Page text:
Networks – the foundation of decarbonisation

A few weeks ago, we wrote on the importance of renewable energy technologies in efforts to decarbonise the global economy. Certainly, renewables are the star of the decarbonisation show, grabbing headlines for their stellar growth and their increasing cost competitiveness versus traditional, fossil-fuel based sources of energy generation.

However, in this week’s piece we discuss electricity networks and how, while less exciting than renewables, they will be the bedrock of the decarbonisation movement, without which achieving the goals of the Paris Agreement and building a net zero world will prove to be extremely difficult.

Networks are the critical infrastructure used to move energy, whether it be gas or electricity, around an energy system and can be split into two main types; transmission and distribution. The transmission network carries energy over relatively longer distances from where it is generated to areas in which it is needed. The distribution network then carries the energy from the transmission grid to industrial, commercial, and domestic users.

The companies that operate this infrastructure have natural monopolies as there tends to be only one transmission or distribution network in each area and therefore they are regulated to prevent them from overcharging end users for their services and to ensure that they provide a reliable and safe source of energy. In many jurisdictions the regulator allows network businesses to earn a specific return as a percentage of a company’s regulated asset base, with some additional incentives. This return is aimed at ensuring that customers receive value for money but also to incentivise investment in this incredibly important infrastructure.

Investment in energy networks, particularly in electricity transmission and distribution grids, is arguably more important than ever. We expect networks to be crucial in decarbonising some of the highest polluting parts of the global economy, including power, transportation, and buildings.

In the power sector, renewable energy technologies such as solar and wind are replacing heavily polluting sources of energy such as coal. Notable differences between renewables and traditional energy sources make investment in the grid crucial for several reasons. First, traditional coal-based power plants can be built anywhere, as they are not reliant on being close to the feedstock to produce energy. Often, they would be built in the centre of a country or region and transmission networks would transport the energy that was produced out to the areas that needed it. In contrast, the location of renewable energy production facilities is dictated by where natural resources like the sun and wind are favourable, and therefore ongoing investment will be required to connect the increasing number of renewable assets to the grid.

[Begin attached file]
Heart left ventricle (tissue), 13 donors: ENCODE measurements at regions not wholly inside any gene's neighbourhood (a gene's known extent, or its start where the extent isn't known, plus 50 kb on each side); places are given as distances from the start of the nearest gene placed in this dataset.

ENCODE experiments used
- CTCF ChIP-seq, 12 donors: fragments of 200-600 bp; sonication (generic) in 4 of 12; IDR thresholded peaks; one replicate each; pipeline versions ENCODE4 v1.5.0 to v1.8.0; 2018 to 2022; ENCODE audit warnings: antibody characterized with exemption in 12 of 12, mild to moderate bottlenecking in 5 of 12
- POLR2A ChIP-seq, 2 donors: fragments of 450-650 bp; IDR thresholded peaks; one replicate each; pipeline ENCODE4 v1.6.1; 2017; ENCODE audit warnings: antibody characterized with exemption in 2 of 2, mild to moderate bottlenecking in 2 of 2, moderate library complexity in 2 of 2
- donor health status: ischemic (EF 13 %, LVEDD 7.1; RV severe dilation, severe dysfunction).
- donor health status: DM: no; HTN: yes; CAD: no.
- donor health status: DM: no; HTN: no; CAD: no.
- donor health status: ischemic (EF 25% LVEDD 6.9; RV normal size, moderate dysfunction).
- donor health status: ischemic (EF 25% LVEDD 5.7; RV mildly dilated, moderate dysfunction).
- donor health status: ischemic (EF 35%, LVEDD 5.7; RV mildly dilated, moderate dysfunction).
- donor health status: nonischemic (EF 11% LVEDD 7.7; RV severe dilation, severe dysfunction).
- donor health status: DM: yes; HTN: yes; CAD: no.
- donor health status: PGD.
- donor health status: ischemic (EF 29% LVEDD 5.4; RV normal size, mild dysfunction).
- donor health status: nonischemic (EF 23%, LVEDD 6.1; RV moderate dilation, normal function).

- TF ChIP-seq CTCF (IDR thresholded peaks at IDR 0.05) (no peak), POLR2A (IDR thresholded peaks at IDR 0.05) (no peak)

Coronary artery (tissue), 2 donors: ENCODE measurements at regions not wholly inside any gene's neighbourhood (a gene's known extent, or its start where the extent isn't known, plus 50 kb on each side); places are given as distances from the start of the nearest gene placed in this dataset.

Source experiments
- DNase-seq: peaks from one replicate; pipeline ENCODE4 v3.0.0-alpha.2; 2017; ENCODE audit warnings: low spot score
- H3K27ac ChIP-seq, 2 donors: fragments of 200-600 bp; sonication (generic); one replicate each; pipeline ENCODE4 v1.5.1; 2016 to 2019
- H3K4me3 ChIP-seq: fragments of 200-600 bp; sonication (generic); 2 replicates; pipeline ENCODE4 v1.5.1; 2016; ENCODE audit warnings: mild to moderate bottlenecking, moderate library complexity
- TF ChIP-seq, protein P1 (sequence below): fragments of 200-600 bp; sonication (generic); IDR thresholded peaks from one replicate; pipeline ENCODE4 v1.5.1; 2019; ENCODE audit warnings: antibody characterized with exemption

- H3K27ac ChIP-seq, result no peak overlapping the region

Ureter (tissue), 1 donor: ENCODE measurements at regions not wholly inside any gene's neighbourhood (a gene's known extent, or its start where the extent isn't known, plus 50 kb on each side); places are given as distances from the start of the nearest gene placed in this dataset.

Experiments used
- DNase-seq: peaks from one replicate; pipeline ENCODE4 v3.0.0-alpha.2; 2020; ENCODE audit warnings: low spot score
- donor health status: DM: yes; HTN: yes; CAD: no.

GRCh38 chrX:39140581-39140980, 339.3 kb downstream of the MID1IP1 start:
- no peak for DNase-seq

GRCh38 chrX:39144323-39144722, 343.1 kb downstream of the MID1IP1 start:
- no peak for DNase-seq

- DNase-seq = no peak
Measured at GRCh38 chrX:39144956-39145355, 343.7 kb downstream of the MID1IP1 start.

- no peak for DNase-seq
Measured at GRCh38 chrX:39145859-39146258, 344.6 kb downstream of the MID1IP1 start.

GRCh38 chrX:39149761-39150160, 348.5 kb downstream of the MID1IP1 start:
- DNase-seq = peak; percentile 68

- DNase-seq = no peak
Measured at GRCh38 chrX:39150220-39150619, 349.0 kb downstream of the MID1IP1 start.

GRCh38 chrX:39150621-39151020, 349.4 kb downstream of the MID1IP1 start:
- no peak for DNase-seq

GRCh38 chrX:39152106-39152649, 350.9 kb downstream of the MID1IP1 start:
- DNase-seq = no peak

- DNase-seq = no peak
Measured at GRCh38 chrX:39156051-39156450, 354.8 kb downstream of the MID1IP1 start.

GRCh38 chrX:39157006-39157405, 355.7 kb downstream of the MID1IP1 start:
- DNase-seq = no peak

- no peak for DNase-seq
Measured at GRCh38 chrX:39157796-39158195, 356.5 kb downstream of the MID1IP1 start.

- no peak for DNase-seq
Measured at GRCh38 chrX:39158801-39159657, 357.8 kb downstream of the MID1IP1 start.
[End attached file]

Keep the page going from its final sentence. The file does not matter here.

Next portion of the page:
Second, and more importantly, coal and other fossil fuels are dispatchable sources of power – that is they can be turned on and off as required and will produce a consistent and predictable level of energy. Renewables on the other hand are non-dispatchable. Solar only produces energy when it is sunny and wind farms only generate electricity when there is wind, and therefore, they cannot necessarily be called upon to fill gaps in supply. An energy system that is increasingly built on renewable sources  for its power generation will need to have greater flexibility in order to deal with the associated intermittency, including a smarter, more digitalised network and one that has better storage solutions and demand side response capabilities.

The transportation sector, particularly light passenger vehicles looks set to be decarbonised by electrification. EV adoption has grown strongly in recent years, with passenger EV sales increasing from 450K in 2015 to 2.1m in 2019, according to Bloomberg New Energy Finance. However, they still represent a small proportion of new car sales, and the size of the global EV fleet is expected to rise from 8.5m in 2020 to 116m by 2030. This also represents a challenge to energy networks as rising EV adoption levels will change the electricity demand dynamic, specifically by increasing demand overnight when historically it has been low. There is also the potential that the batteries from electric vehicles, when not being used, could supply energy back into the grid.

Finally, energy networks will play an important role in the decarbonisation of buildings. Most buildings in Europe and the US are heated using gas-fired boilers, but there are other lower-carbon alternatives, including electric heat pumps and hydrogen boilers. The former would increase electricity demand and potentially increase the strain on electricity networks, while the latter could potentially be facilitated by distributing hydrogen through existing gas pipes. Another way to reduce building emissions is to make them more energy efficient, which a more sophisticated network could help to deliver, in part by leveraging the huge scale of data available to them.

All of the above provide a multi-decade investment opportunity for energy networks to upgrade and add to infrastructure that, in many regions, was built a number of decades ago and therefore is not currently equipped to handle the complexities that will come with efforts to decarbonise the global economy. These investments, depending on the regulatory regime, should support growth in the asset base on which network companies earn a return, which should in turn support long-term earnings growth for a sector which also has a number of defensive characteristics.

Should you have any questions about anything raised in this article, please don’t hesitate to contact us via email, or on 0207 337 0777.

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